One night, the moon appeared, after not having seen it for almost a week! Though we got many strange stares, we managed to snap a picture or two of the lovely light. While in the city, we all got to try poutine…I don’t think my tastebuds will ever be the same after that scrumptious snack! On the last morning, we packed up, and picked up some Tim Horton’s, because how could you go to Canada and not have some Timmy Ho’s while you’re there, eh?

ESS Carboniferous tree

We made our way back to New Brunswick, to Fundy National Park, making a pit stop at Joggins Fossil Cliffs. There, we toured the shoreline with our guide, Dr. Melissa Grey, finding ancient ferns, 300-million year old “trees” (actually club mosses), roots, shells, and even giant centipede tracks! While we were at Fundy, we visited the Hopewell Rocks, amazed by the wave-eroded structures, impossibly standing on their narrow bases.

ESS Hopewell

Sadly, the trip to Canada came to an end far too quickly, though we continue to travel to amazing sights! Who knows what we’ll find next?


Beach Party!!

ESS at Kouchibouguac beach

Our tired group woke this morning to shaking tents at 7:30 a.m. (by Bobby and Dr. Erikson). Breakfast seemed to have a flavour of DEET mixed in because of all the bug spray we put on to deter the swarms of mosquitoes. After that we had a lecture on atmospheric circulation patterns.

Then we went to Kelly’s Beach (here in Kouchibouguac National Park, New Brunswick) just a 2 minute drive away. Except it wasn’t all play and instead much our time was spent measuring the beach profile. We measured the slope of the beach from the crest of the beach berm down about 40 m to the water, and then underwater for another 90 m all the way out to a shallow sand bar. For each part of the profile, we determined variations in sand sizes using a stack of sieves. When we had some down time it was nice to cool off in the ocean (to our surprise a bit warmer than at home) considering how hot the sun was. Unfortuanetly some of us got a bit burnt from the sun’s rays. We had some great finds out at the sand bar, including crabs, hermit crabs, snails (some small and some quite large) and most interesting Andrew caught with his hands an unsuspecting flounder (a strange looking flat fish with both eyes on one side of their head).

Bobby delivered our usual lunch of cold cut sandwiches to the beach, this time treated with oreos. After completing our profile for the afternoon we went back and had a dinner of chili and pasta with cornbread and salad. Dessert was amazing (strawberriy short cake).

Tonight is on our third night of actually camping (10th night total). We’re making it along really well and excited for the many days ahead.

– Matthew Pfannenstiel

Dropstones and Blueberries

Today started off with a delicious breakfast of waffles, with fresh (store bought) blueberries, strawberries, and bananas.  We hit the road in our SJC van around 8:30 am.  We were headed to Cherryfield, Maine, which deceivingly is actually the “Wild Blueberry Capital of the World”. On our way there, we passed the Wyman’s of Maine factory.  Anyone who buys frozen blueberries in Maine knows that Wyman’s is the brand you buy. As we passed the factory, we smelled the scent of blueberries in the air.  We also drove past many of Wyman’s blueberry fields, one of which was getting watered, spraying a little bit of water onto our windshield.  There, we stopped to look at the land, which was actually a flat delta and the highest elevation in that area.  Normally, deltas are not the highest spot in an area, so this was an interesting location.  We looked at the type of glacial sediments on top of the bedrock, which seemed to be mostly sand and gravel.  We also looked at really colorful geology surficial and bedrock maps, learning about ribbed moraines and how they were formed.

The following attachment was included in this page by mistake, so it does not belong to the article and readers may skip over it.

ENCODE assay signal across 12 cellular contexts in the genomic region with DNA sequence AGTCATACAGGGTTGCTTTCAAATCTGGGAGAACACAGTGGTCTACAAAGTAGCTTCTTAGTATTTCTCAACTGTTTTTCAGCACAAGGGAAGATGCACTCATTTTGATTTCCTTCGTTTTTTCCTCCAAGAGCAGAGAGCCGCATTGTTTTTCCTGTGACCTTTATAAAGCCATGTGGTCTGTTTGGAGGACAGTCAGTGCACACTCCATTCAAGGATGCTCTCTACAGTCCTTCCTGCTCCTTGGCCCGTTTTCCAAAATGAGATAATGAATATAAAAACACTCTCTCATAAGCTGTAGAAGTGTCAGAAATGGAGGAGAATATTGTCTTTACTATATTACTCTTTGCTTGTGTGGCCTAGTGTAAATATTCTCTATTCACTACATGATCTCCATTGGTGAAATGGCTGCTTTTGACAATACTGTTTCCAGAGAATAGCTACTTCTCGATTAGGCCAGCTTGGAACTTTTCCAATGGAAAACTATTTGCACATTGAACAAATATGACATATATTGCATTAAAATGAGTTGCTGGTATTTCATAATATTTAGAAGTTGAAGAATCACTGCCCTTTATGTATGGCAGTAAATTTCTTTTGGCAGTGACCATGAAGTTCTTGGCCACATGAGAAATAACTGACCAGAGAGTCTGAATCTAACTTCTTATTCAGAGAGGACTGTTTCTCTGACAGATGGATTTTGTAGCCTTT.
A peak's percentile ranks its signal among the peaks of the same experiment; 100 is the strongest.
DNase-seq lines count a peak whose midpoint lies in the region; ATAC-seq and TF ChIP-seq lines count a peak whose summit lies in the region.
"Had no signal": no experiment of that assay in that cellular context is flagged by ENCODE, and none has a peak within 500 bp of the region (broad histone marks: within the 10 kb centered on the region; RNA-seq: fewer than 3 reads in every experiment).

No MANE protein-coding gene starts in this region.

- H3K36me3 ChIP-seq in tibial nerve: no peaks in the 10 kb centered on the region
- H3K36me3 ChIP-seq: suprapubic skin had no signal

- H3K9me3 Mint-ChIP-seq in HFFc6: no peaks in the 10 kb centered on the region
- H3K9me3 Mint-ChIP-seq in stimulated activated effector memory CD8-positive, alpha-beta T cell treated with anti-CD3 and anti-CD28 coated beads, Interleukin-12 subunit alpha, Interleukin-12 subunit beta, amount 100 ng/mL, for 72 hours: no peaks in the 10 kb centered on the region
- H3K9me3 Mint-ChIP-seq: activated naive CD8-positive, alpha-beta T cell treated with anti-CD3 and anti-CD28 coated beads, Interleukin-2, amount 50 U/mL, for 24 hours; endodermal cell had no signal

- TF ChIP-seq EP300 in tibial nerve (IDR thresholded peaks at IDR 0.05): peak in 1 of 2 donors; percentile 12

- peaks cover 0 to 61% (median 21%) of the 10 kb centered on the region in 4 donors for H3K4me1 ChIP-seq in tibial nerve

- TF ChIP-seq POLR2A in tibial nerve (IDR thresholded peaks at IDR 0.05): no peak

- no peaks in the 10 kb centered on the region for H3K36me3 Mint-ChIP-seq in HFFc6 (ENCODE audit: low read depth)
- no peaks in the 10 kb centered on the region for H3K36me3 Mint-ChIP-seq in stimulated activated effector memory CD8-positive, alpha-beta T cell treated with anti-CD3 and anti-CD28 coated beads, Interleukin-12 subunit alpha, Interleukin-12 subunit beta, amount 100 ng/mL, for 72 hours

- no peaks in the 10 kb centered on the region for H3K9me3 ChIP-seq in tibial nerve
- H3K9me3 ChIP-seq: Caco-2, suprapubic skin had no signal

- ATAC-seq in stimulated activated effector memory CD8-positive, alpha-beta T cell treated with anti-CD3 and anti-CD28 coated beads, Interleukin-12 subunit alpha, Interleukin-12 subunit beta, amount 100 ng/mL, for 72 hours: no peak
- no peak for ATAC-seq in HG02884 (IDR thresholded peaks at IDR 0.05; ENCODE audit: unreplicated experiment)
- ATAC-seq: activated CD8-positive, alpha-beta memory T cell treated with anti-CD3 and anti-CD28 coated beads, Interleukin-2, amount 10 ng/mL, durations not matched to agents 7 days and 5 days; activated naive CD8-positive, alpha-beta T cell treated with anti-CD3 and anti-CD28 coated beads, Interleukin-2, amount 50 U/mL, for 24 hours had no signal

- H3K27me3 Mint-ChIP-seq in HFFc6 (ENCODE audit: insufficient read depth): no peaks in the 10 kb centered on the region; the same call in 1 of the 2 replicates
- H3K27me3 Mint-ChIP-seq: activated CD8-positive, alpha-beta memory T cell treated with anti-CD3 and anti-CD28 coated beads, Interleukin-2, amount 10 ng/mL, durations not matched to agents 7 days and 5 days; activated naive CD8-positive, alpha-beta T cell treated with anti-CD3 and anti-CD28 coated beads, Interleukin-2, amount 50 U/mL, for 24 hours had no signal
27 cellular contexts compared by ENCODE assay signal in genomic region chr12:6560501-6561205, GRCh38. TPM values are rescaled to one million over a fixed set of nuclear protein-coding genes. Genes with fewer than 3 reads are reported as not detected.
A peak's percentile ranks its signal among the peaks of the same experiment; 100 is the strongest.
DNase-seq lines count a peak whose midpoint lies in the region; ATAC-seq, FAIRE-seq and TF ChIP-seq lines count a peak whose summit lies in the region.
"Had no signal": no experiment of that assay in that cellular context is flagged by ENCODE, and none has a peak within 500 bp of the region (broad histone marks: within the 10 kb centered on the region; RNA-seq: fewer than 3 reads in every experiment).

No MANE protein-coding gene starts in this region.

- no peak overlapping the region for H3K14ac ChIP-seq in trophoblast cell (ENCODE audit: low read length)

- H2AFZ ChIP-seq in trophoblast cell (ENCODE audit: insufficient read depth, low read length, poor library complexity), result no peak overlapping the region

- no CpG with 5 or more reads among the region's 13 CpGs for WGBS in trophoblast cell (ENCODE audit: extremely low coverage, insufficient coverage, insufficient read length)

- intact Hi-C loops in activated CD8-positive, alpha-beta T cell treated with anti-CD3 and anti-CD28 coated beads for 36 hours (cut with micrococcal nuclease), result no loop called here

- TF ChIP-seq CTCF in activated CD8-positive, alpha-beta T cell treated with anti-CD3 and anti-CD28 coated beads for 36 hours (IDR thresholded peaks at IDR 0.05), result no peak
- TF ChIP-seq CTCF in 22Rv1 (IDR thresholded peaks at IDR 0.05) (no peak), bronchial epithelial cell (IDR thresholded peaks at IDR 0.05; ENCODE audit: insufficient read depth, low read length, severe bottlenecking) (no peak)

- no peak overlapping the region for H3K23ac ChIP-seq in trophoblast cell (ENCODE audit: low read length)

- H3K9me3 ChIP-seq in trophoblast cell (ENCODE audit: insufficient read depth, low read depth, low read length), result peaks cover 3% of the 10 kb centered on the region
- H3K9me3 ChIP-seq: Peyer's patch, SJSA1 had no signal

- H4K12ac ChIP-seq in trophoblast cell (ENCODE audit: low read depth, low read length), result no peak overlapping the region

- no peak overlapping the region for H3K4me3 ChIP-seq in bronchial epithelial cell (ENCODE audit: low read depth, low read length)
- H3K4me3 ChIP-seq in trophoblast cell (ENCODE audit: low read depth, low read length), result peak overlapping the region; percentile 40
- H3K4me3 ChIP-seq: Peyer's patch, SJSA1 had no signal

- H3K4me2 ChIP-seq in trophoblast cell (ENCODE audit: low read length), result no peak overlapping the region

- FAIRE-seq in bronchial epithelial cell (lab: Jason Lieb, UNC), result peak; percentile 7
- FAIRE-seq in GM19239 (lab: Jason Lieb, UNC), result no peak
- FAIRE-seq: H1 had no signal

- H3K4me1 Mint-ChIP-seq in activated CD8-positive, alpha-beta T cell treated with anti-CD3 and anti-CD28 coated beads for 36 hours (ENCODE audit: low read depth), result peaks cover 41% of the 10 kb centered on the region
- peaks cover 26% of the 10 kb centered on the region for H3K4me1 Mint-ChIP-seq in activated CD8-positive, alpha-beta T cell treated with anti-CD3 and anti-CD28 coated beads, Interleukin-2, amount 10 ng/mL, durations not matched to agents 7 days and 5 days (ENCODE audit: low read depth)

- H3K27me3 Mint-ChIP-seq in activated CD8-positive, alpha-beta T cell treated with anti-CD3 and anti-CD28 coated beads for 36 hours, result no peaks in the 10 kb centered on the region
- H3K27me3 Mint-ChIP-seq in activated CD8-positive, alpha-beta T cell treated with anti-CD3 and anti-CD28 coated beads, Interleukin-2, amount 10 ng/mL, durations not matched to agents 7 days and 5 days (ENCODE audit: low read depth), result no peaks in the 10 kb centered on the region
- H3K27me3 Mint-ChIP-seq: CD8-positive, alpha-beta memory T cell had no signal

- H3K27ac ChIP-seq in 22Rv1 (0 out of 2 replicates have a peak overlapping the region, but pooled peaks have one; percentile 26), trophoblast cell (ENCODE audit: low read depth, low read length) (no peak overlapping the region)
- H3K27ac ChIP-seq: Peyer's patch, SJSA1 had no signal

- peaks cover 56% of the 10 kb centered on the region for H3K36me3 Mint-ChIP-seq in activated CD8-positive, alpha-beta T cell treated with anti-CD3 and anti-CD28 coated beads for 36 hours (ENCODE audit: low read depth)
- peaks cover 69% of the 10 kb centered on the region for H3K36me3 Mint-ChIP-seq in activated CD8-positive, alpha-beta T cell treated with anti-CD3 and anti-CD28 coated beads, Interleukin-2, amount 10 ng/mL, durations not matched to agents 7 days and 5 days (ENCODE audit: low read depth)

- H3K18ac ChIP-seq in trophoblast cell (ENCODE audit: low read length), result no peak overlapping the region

Then, we moved onto another location in the area and Dr. Erikson used “conveniently placed” road dirt to teach us about triangulation and how to determine position using it.  He told us that before GPSs were invented, scientists based property lines off of data they got from measuring angles and distance between certain plaques on the ground.


After that, we drove to a field to look at erratics, which are rocks that are not where they are supposed to be.  There was an entire field of them, all of various sizes, but one literally stood out to all of us.

This large erratic was a dropstone, meaning that it once was a part of a glacier, but floated away from the glacier, inside of an iceberg.  As the iceberg melted, the rock fell out and dropped on the submerged delta. This specific rock was about 5 m high and 5 m across. A bunch of people wanted to climb it, and looking at the challenging climb it took them to get up to the top, it was not an easy one to say the least.  All around the boulder were fields and fields of blueberries.  We may have been trespassing, but we are not sure of that. Some of us picked a few of the lowbush blueberries and some of us climbed up on top of the rock.  Some of us did both.  Either way, it was a fun day for all of us.

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-Nhu Vo


Bog Brook Cove and Quoddy Head

The gang at the iconic light house at Quoddy Head State Park. The most eastern point in the United States.
The gang at the iconic light house at Quoddy Head State Park. The most eastern point in the United States.


Just doing a little rock climbing. From the left: Andrew M., Nhu V., Ayla R., Matt P., and Alana D.
Just doing a little rock climbing. From the left: Andrew M., Nhu V., Ayla R., Matt P., and Alana D.

On Wednesday afternoon, after being literally distracted by “Wild Blueberry Land“, we arrived at the trail head for our 2-3 mile stroll along the Norse Pond Trail. We arrived at one of my favorite classrooms of the day (of the trip for that matter) – Bog Brook Cove. The trail led out to a beautiful cobble stone beach with lapping waves. Prior to class, the group broke off in various directions to explore. Some of us went swimming while others searched for rocks with intricate designs and patterns. It could not have been a nicer day for the beach: the sun was shining, the breeze was blowing, and our minds were wandering. When Dr. Erikson reeled us back in, we sat down for a lesson. We learned about nonconformities in rocks, remnants of glaciers, and how sea level affects the topography of an area. Things such as drop stones, marine clay, the size and location of cobbles, and different layers of sediment. We later finished the day with an exhilarating trip to Quoddy Head State Park – the eastern-most point in the United States. After a few group photos, the majority of the group took off over the fence and scaled the cliffs. Fun fact: In 5 days we’ve eaten 12 loaves of bread, 7 lbs cheese, 10 lbs of deli meats, and 55 ounces of pretzels.

-Alana Dougherty